David Alfaro Siqueiros (1899-1974) While others contented themselves mostly with depicting rebellion, Siqueiros was so busy storming the barricades it is amazing he ever found time to paint. At 15, he spearheaded (and won) a six-month student rebellion at San Carlos, then went on to help overthrow Dictator Victoriano Huerta. By 22 he was a captain on active duty with the Revolutionary Army and, later, a lieutanant-colonel with Franco in Spain. He expressed his partisanship for Stalin by leadlife, art and Communism, would give birth to murals that were masterpieces of Marxist propaganda, but he was not above having a little fun along the way. A strolling family group shows a child (Rivera) holding the hand of a fashionably-dressed woman clinging to the arm of her pompous little husband. A grown-up Frida Kahlo stands behind them. No one seems to notice that the “Mother” is a grinning skeleton wearing a live feathered — serpent boa. And, when the Rockefellers destroyed his Radio City mural, Man At The Crossroads, because it included a portrait of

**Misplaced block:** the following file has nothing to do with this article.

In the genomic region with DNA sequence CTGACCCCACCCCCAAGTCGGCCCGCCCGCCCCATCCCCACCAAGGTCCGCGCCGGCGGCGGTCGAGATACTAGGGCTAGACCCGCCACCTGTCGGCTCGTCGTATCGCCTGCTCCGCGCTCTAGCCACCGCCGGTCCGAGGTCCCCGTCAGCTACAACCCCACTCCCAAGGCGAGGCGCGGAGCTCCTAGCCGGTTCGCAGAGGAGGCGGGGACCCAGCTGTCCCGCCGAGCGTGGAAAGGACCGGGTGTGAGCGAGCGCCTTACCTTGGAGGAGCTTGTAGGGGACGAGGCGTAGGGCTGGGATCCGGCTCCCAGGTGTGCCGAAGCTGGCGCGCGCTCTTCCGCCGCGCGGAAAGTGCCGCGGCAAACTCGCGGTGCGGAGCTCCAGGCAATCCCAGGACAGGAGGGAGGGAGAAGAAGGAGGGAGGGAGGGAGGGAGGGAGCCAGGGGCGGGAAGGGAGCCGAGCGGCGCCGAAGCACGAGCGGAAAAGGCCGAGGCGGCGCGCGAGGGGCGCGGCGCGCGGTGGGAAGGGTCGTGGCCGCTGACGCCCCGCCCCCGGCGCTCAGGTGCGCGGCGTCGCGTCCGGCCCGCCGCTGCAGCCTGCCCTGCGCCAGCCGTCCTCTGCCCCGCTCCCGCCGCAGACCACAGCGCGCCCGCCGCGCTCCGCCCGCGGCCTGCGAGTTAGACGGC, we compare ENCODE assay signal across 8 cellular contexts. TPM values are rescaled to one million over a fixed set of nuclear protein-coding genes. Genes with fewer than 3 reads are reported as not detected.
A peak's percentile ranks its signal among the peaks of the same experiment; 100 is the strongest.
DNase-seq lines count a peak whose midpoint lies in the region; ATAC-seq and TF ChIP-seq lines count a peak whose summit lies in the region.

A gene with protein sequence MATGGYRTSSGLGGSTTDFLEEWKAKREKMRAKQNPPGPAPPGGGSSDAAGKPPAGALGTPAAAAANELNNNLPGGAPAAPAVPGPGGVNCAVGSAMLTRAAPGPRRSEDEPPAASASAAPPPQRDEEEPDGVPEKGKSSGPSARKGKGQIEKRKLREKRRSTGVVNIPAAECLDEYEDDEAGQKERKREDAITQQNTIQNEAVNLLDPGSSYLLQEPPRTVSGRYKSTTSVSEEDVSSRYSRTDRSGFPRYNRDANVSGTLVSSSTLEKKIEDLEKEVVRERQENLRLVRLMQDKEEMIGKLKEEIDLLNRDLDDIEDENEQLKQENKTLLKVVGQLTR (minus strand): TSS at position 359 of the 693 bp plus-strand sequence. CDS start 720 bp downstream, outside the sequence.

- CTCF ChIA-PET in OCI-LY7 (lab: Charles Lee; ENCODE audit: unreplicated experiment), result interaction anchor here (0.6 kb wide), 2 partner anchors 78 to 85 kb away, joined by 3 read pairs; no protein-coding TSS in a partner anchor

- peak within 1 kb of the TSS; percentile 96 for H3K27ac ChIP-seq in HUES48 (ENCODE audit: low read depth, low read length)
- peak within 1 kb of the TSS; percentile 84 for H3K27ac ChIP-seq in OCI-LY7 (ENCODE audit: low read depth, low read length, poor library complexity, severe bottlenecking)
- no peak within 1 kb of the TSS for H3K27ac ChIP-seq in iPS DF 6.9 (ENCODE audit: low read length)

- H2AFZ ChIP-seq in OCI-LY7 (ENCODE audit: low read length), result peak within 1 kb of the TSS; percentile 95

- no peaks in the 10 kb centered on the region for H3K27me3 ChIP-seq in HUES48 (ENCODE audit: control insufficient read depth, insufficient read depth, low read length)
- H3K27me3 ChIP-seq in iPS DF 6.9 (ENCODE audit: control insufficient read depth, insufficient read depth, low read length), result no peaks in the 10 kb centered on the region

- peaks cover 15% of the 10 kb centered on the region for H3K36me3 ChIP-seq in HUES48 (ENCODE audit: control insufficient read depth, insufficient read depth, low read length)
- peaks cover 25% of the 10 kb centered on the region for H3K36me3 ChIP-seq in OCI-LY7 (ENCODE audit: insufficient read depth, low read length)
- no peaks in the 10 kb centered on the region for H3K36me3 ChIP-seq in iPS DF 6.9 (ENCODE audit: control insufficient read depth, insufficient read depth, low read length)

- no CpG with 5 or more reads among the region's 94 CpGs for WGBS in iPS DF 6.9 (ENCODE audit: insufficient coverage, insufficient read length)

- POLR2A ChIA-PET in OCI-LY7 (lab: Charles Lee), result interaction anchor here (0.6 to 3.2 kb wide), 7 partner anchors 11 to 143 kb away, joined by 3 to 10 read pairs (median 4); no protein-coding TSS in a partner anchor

ing a machine-gun attack on Trotsky’s Mexican hideaway. When not engaged in open warfare his equally aggressive activities as a union agitator, including publication of the Communist-inspired El Machete, earned him many jail sentences as well as several periods of exile. But he never stopped painting. During one “internal” exile in Cuernavaca he produced over 100 canvases. His imagery is powerful; his message sometimes ironic, but always unambiguous and damning. An emaciated baby cries alone amid the detritus of war. A bound prisoner kneels to reveal a back criss-crossed with bleeding lacerations from the whip. “Revolution” is symbolized by a peon on a magnificent white steed galloping across a banner-strewn battlefield and a group of whiteshrouded matrons with tragedy-tilled eyes in gaunt, stoic faces is entitled The March of Humanity.

depicts the Conquest, not as vicious rape, like Rivera and Siqueiros, but as the inevitably stormy mating of cultures that produced modern Mexico. His work, he claimed, was not abstract but “perfectly realistic for it tries to reduce form to its essence.” Because he failed to share the idealistic enthusiasms of his colleagues and spent much of his working life abroad, he has been called “rootless” and “unpatriotic”. This is hard to understand. Tamayo is best known for his smaller paintings depicting gauntly minimalistic Indian figures, blazing with color and more powerfully suggestive of the quiet tragedy in the lives of his people than walls full of jingoistic violence.


Rufino Tamayo

(1899-1991) A Zapotec from Oaxaca who spent years as a draftsman at the Museum of Anthropology fervently admired all things pre-Columbian; so much so that his personal collection of artefacts now fills a sizeable museum in his home state. Oddly enough, his paintings are mostly non-political and his mural, The Birth of Our Nation,